Where Do They Work?

Radiology technicians may work in hospitals, clinics, medical laboratories, or private practices. They usually work in a room with the diagnostic machines, but they may also perform imaging at a patient’s bedside or even travel to a patient’s home in a van equipped with the necessary diagnostic machines.

What Type of Education is Needed?

Formal training to become a radiology technician can vary. Programs may lead toward a certificate, an associate’s degree, or a bachelor’s degree, though an associate’s degree is the most common. Most programs involve both classroom and clinical instruction in areas such as anatomy, physiology, medical ethics, radiation physics, and pathology. Anyone interested in science, math, technology, and the medical field may be interested in this work.

What Rewards Does the Job Offer?

There are many opportunities for advancement in this job. A radiology technician may specialize in a certain type of imaging. With further education, they could become a radiologist, a supervisor, administrator, or even teach at the university level.

Radiology technicians also have a good amount of job security, because demand for qualified professionals is high. There are jobs available in any area of the country, and the demand isn’t expected to go away for some time.

They also have a significant amount of contact with a variety of people. Radiology technicians contribute to a patient’s treatment in a meaningful way and they will see many different patients on a daily basis. They also make up an important part of a team of other medical professionals such as physicians and radiologists.

What is the Job Outlook?

According to the U.S. Bureau of Labor Statistics, employment is expected to increase by 17 percent by 2018. There will be more demand for diagnostic imaging with the aging Baby Boomer population. As medical technology continues to find new and better ways to treat diseases, diagnostic imaging will constantly be in high demand. There will also be more jobs available as imaging technology becomes less expensive and more clinics invest in them. A radiology technician’s average salary is around $50,000.

Lisa Livingston is a radiologist. She writes about health care and has a website devoted to radiology technician educational information.

Bedside Manner

When you think of bedside manner, what type of person comes to mind?

I often hear people comment on the bedside  manner of various doctors. But what about all of the other folks who care for patients in and around hospital settings?

Reader Elizabeth O’Malley sent in this guest post, which among other things reminds us to be less physician-centric in our worldview.

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Humane care can help decrease patient stress levels, especially in hospitals. Ironically, hospital employees are often the most over-burdened, and are sometimes pressed to be efficient rather than affable. While many workers do their best to consider bedside manner in their interactions with patients, the system and its employees still suffer from strain, resulting in a rushed environment in which some patients feel ignored. This can lead to more stress and longer recovery time for patients—does the system really need more disgruntled patients?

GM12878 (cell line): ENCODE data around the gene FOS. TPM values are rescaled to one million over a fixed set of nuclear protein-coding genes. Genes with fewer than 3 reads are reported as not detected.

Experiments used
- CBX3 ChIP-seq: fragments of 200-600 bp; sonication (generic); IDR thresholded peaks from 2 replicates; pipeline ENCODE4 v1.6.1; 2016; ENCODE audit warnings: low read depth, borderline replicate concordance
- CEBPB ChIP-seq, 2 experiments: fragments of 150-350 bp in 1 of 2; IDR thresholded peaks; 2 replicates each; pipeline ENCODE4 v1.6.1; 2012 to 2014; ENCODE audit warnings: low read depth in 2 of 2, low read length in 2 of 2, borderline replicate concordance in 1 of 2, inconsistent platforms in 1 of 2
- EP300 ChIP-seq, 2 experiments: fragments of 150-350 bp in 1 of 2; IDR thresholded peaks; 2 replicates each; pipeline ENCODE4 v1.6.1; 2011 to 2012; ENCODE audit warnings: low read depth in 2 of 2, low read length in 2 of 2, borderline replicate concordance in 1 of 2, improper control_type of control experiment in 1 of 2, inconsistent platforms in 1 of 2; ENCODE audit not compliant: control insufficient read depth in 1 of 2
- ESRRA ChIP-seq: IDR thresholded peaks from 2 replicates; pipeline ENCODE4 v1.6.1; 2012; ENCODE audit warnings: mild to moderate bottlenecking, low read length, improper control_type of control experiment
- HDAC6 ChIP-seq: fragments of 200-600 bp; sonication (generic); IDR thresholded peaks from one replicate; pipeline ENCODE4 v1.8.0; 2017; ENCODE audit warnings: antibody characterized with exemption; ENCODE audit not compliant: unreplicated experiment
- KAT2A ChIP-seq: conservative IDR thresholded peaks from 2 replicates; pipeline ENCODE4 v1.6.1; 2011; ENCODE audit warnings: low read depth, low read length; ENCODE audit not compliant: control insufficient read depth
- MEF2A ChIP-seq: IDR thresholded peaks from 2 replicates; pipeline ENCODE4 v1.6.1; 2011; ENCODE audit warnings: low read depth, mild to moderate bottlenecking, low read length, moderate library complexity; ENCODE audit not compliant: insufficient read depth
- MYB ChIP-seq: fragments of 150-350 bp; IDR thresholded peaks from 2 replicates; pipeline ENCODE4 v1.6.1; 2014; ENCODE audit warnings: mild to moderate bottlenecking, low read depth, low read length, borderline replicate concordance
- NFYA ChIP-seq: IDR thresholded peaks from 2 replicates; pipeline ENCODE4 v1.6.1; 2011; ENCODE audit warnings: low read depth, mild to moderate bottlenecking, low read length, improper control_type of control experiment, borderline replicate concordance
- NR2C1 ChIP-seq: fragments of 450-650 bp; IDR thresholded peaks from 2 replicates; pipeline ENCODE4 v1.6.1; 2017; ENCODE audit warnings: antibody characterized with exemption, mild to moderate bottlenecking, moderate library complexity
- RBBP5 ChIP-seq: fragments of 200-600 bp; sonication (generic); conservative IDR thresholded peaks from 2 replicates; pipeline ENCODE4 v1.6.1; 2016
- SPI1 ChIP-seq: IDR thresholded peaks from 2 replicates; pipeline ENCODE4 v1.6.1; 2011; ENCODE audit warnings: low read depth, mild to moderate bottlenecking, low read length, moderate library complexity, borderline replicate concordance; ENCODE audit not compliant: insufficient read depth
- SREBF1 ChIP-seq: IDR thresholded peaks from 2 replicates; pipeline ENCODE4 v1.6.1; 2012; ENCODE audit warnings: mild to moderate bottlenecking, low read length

Bedside manner is one of those things that seems like a given in concept, but in practice, it can be easy to forget. However, is it important for everyone? If you are considering who spends the most time with patients, then certainly registered nurses, certified nursing assistants, and nurse practitioners would need to have the best bedside manner. Nurses play a vital role in patient care and spend the most time interacting with patients. In many cases, patients rely on speaking with nurses, as their doctor may be busy working with other patients. Since nurses help administer care for patients, they are often the hospital’s first point of contact with patients and have the ability to create a good first impression. Since nurses spend the most time with patients on a day-to-day basis, not only can they provide patients with important information about their illness, but they can also provide the moral support patients look for in health care professionals.

If the primary factor is who is supposed to be the most trusted advisor to the patient, then physicians would need to have the best bedside manner. If a patient is waiting in the hospital, and keeps being told by her nurse that the doctor will be in to see her, she will put a lot of emphasis on her physician’s visit, even if it is short.

X-ray technicians also play an important role in the hospital setting and can use their interaction with patients to create positive rapport. With more patient needing sophisticated scans from space-age looking body imaging machines, these technicians can ease the fears of patients who may be intimidated by the technology surrounding them.

In today’s troubled economic climate and considering the number of Americans without access to health insurance, hospital billing specialists may also need to tap into their own form of bedside manner in order to deal with the growing number of Americans who cannot afford to pay their hospital bills. According to the Center for Disease Control (CDC), about 50 million Americans reported not having health insurance in 2010. These specialists often deal with patients at their most stressed, and will need to be respectful and calm while speaking with them on the phone.

For some people, a naturally compassionate bedside manner may not come easily. Studies have shown that both self-reflection and modeling someone with excellent bedside manner can be the most effect way to learn this important skill. Despite who may have the most interaction with a patient or the most influence, each hospital employee has a responsibility to themselves and their patients to reflect on their care, because no matter which way you look at it, every employee has an effect on the people they interact with, and the possibility of making the hospitals they work in better places to be.

Elizabeth O’Malley graduated with a degree in Public Health Administration before relocating with her family to Seattle. She is currently a free-lance writer; her favorite topics include health care, work-life balance, and travel.